Ostensibly, Grok is “a rather typical hunter–gatherer” living before the dawn of agriculture—an “official primal prototype.” He is the poster-persona for fitness author and blogger Mark Sisson’s “Primal Blueprint”—a set of guidelines that “allows you to control how your genes express themselves in order to build the strongest, leanest, healthiest body possible, taking clues from evolutionary biology (that’s the primal part).” These guidelines incorporate many principles of what is more commonly known as the Paleolithic, or caveman, diet, which started to whet people’s appetites as early as the 1960s and is available in many different flavors today.

Proponents of the Paleo diet follow a nutritional plan based on the eating habits of our ancestors in the Paleolithic period, between 2.5 million and 10,000 years ago. Before agriculture and industry, humans presumably lived as hunter–gatherers: picking berry after berry off of bushes; digging up tumescent tubers; chasing mammals to the point of exhaustion; scavenging meat, fat and organs from animals that larger predators had killed; and eventually learning to fish with lines and hooks and hunt with spears, nets, bows and arrows.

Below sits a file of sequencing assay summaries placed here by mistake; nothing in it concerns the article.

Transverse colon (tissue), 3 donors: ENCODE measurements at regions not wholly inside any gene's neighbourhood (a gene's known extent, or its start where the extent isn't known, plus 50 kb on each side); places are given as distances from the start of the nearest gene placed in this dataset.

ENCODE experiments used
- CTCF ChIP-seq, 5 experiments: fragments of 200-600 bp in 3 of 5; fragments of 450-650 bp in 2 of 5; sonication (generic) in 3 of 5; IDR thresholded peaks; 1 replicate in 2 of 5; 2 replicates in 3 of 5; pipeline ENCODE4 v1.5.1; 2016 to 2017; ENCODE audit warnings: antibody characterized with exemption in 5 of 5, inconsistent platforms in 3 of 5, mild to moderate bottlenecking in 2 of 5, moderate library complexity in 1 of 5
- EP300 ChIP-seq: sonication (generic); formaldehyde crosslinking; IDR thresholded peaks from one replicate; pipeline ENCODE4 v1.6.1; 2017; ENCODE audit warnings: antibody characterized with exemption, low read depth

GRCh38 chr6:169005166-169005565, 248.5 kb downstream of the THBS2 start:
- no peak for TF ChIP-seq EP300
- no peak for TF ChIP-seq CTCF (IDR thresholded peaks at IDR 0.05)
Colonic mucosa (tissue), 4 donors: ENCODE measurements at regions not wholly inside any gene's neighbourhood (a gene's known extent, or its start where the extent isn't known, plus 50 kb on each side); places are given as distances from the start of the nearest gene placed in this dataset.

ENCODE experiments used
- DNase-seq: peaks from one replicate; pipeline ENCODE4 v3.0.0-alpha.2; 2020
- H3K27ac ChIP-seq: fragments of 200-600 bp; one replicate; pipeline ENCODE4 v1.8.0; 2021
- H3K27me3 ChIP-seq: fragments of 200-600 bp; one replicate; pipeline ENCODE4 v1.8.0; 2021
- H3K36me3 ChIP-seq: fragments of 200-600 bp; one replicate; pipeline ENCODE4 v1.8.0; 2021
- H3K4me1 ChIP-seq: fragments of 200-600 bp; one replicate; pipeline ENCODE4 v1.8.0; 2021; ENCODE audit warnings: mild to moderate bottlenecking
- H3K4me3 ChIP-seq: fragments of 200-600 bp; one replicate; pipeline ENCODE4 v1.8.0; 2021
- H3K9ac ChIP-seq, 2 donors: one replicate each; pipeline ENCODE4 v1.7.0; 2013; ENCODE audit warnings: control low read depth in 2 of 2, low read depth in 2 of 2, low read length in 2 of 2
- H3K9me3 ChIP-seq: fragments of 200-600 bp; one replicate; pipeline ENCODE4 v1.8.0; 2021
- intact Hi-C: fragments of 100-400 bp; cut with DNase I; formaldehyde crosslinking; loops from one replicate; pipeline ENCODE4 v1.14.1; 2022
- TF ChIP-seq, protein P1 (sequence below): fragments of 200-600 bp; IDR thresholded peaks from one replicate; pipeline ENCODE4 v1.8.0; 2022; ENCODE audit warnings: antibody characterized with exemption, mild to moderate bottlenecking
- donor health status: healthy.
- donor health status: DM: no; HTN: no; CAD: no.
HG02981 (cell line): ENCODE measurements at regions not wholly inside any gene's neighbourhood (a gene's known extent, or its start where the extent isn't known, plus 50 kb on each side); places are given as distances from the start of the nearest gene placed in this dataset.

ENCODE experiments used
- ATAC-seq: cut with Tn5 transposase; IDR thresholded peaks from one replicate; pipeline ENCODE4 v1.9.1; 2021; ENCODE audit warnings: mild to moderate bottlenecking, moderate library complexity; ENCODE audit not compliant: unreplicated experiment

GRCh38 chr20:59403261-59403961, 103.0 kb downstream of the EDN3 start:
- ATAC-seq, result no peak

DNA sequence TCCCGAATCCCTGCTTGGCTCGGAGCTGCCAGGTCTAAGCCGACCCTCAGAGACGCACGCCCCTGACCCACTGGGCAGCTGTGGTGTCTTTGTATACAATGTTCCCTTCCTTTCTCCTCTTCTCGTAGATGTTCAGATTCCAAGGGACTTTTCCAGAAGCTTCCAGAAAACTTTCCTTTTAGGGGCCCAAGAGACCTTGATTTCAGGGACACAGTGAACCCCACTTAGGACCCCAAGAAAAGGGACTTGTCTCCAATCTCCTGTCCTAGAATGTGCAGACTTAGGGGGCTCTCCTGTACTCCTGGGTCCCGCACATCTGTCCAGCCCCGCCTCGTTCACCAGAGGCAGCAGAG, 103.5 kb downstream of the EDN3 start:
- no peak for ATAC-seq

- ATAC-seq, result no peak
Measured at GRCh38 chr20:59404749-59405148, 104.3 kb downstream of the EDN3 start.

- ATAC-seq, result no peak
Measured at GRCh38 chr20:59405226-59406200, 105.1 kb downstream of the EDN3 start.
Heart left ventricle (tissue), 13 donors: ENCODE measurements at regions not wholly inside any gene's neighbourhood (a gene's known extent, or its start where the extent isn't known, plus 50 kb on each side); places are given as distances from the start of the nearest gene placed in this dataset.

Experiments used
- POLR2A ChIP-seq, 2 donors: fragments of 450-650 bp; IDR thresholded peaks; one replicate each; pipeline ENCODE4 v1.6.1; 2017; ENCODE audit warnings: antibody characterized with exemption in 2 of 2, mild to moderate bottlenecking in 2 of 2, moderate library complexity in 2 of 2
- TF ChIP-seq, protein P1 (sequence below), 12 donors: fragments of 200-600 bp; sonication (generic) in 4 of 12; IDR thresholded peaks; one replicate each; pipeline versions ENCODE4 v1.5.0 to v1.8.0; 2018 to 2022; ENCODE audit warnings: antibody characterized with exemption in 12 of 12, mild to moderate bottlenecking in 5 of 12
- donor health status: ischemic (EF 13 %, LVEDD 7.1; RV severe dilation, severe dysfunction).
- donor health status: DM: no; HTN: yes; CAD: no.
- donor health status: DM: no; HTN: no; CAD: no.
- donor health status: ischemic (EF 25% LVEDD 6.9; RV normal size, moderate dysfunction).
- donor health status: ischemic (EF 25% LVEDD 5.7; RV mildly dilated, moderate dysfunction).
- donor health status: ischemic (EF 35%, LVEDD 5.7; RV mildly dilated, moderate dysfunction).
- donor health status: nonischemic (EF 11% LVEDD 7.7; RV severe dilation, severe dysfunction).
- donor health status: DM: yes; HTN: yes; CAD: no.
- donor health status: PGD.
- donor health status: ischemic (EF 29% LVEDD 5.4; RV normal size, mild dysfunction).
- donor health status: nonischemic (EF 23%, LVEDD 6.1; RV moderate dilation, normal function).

Most Paleo dieters of today do none of this, with the exception of occasional hunting trips or a little urban foraging. Instead, their diet is largely defined by what they do not do: most do not eat dairy or processed grains of any kind, because humans did not invent such foods until after the Paleolithic; peanuts, lentils, beans, peas and other legumes are off the menu, but nuts are okay; meat is consumed in large quantities, often cooked in animal fat of some kind; Paleo dieters sometimes eat fruit and often devour vegetables; and processed sugars are prohibited, but a little honey now and then is fine.